Exodus: Gods and Kings tells the story of Moses. Perhaps you’ve heard of him; he’s the Egyptian prince and war hero who becomes an exile and outcast once he and others learn that he’s secretly Jewish. Here, he’s played by Christian Bale, doing his very best impression of Russell Crowe circa Gladiator.
Maybe it’s less that Scott’s out of touch, and more just … bored.
Early into his exile, Moses finds love and purpose in the form of his new family, but it takes him years to reconnect with his religious roots. On a dark and stormy night, Moses slips on a rock, hits his head, and wakes up from darkness to the sight of an eerie burning bush, and a small child who may or may not be God himself.
When the child tells Moses that he needs a general to lead his people, Moses instantly experiences a spiritual reawakening. He returns to Egypt to free the Jewish slaves he once rejected, but initial attempts at peaceful negotiation soon give way to all-out war — and when Moses’ guerrilla tactics against the Egyptians start moving at a snail’s pace, the little boy God decides to speed things up with some decidedly drastic action.
You know what comes next: plagues of hail, locusts, frogs, pestilence, and precious children dying by the wayside. And you know what comes after that: a perilous trek across the desert in search of a promised land, punctuated by the parting of the Red Sea and all the danger and drama that comes with it.
Really, Exodus is an unspoilable movie; it’s an adaptation of what is inarguably among the world’s oldest tales. And Scott doesn’t dare rewrite ancient history. Sure, there are flourishes of color here, a sinister snake in the royal court there, but the general arc of Moses hearing the word of God and rescuing his people accordingly is safe and sound.
That’s not the problem with Exodus. The problem is that Scott is so clearly, painfully bored. He has told this type of story before, and he’s told it better. The Book of Exodus is a source of inspiration for several large-scale epics, what with its narrative of redemptive heroes who sacrifice body, mind, and soul for the greater good. See, for instance, Gladiator, the story of a military hero exiled from his people, only to lead a revolutionary movement against a mean man in power, leaving his entire life on the line in the process. Sound familiar?
The parallels are plain to see between Gladiator and Exodus: Maximus and Moses, Commodus and Ramesses, the disenfranchised Romans and the Jewish slaves of Egypt, and beyond. Similar parallels exist in Scott’s other sword-wielding epics, Kingdom of Heaven and Robin Hood. All of these tales owe at least some small thanks to the story of Moses — and by the time Scott gets to the actual story of Moses, the big kahuna, it’s one swords-and-sandals epic too many. You don’t need to see a burning bush to come to the abundantly clear revelation that Exodus offers Scott nothing new.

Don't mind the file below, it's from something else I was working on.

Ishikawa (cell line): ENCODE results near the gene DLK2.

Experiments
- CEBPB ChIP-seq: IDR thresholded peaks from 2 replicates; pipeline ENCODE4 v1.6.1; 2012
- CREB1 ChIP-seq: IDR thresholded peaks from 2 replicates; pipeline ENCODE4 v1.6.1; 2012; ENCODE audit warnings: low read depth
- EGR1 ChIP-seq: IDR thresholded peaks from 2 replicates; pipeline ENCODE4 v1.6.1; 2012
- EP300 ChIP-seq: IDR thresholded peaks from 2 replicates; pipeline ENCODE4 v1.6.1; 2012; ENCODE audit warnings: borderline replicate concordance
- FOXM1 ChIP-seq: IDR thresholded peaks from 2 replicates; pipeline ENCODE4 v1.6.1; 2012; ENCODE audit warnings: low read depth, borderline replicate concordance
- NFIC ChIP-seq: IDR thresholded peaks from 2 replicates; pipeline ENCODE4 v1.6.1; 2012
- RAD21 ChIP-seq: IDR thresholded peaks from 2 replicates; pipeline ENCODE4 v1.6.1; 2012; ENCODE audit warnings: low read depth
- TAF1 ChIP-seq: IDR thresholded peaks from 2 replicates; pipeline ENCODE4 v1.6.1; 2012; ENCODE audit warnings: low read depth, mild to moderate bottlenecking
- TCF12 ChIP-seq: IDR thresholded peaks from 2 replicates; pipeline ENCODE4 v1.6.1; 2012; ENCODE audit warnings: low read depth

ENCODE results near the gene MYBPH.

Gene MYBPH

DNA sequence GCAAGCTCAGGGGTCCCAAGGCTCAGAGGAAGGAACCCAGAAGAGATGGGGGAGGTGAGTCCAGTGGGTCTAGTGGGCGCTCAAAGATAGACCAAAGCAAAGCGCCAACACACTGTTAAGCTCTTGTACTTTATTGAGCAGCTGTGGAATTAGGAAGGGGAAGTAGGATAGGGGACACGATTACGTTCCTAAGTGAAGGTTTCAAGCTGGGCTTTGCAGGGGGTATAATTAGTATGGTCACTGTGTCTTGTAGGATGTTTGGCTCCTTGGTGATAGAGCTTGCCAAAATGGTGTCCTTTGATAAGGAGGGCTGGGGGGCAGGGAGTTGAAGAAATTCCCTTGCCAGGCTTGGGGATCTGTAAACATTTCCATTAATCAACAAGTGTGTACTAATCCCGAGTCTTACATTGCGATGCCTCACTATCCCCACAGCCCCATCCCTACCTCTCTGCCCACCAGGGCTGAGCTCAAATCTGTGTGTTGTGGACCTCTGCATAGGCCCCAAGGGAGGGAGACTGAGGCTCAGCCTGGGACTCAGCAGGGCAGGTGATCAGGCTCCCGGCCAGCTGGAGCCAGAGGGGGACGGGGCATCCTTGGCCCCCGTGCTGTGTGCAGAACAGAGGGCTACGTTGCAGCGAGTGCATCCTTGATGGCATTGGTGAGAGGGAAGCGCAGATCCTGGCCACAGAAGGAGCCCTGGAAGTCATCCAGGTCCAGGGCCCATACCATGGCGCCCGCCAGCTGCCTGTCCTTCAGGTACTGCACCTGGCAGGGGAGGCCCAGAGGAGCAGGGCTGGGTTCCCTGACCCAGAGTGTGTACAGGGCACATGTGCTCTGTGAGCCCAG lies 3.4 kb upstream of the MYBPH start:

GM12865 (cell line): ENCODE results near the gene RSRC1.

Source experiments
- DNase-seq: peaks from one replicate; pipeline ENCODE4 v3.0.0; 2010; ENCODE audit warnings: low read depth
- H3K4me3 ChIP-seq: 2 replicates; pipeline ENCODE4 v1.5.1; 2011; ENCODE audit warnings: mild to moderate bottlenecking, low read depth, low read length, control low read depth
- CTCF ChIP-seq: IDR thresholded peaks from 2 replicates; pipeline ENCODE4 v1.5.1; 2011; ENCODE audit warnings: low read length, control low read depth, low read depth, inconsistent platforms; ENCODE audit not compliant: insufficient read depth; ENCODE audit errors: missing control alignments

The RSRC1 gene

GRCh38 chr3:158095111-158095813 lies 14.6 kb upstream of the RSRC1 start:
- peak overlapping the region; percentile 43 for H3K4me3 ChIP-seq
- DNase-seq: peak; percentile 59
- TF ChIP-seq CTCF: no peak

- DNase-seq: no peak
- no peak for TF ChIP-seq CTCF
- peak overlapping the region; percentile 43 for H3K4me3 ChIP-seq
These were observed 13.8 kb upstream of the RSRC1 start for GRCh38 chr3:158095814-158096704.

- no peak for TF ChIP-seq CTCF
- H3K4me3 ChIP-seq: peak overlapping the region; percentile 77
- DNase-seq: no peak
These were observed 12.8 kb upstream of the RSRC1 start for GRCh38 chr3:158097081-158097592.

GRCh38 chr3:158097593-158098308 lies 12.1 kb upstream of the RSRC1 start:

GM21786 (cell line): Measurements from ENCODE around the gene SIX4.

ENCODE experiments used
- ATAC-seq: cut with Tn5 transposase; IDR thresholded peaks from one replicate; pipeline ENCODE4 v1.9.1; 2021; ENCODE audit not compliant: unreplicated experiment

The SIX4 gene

Likewise, Exodus offers very little for Scott’s main cast. As Moses, Bale is oh-so serious, barking orders and acting tough, the hint of any emotion other than raw exhaustion rarely if ever washing upon his face. He’s played this speed before, in the Dark Knight trilogy, in the train wreck known as Terminator: Salvation, and more — and it’s a speed that’s far less interesting than when Bale breaks out of the box with characters like Patrick Bateman and Dicky Eklund. As awesome as it sounds on paper, Ancient Egypt Batman isn’t all that interesting.
Other notable actors include Aaron Paul as Moses’ disciple Joshua, Ben Kingsley as a wizened old man named Nun, and Sigourney Weaver as Ramesses’ mean mother Tuya. All three of these excellent actors bring nothing to the table beyond their recognizable faces and marquee names; there’s no meat for any of them to chew on — especially Weaver, who has one scene of actual dialogue, and otherwise just stands there in the background.
Moses is played by Christian Bale, doing his very best impression of Russell Crowe circa Gladiator.
In fairness, at least Joel Edgerton tries to do something interesting as Ramesses. As if taking a cue from Bale’s playbook, Edgerton is unrecognizable as the petulant Pharaoh: drenched in bronze makeup and dark eyeliner, bald as a baby, and as selfish and needy as one, too. Edgerton avoids becoming a mustache-twirling villain by providing enough moments of genuine rage and sorrow to make him somewhat relatable. Other than Edgerton, John Turturro is the other main cast member allowed to play against type, somehow occupying the role of Pharaoh Seti I; he’s pretty good, too, for all five minutes he’s in the movie.
Even with Edgerton and Turturro turning in solid performances, their involvement in Exodus speaks to one of the most major criticisms leveled against the film. Indeed, much has been made of Scott’s whitewashed cast, and the complaints aren’t unfair — especially when the major roles go to famous caucasian actors, and only the secondary and background players are of Middle-Eastern descent. In interviews, Scott seems like he doesn’t care about these criticisms; in fact, in some cases, he seems outright hostile toward the issue. It’s a shame to see such a seasoned pro so out of touch; at the very least, one has to think that even Scott knows his Hollywood cast doesn’t work for this picture.
But maybe it’s less that Scott’s out of touch, and more just … bored. Maybe he’s so disinterested in the movie he made here, that he’s already focused on the road ahead. (His next project, The Martian, sounds much more promising than Exodus, starring Matt Damon in a Robinson Crusoe-on-Mars situation.) That was certainly the impression after walking away from Exodus. It’s not a terrible movie; it’s a tedious one — and perhaps that’s the greatest offense of all, if not exactly the most shocking outcome.
(Media © 20th Century FOX)
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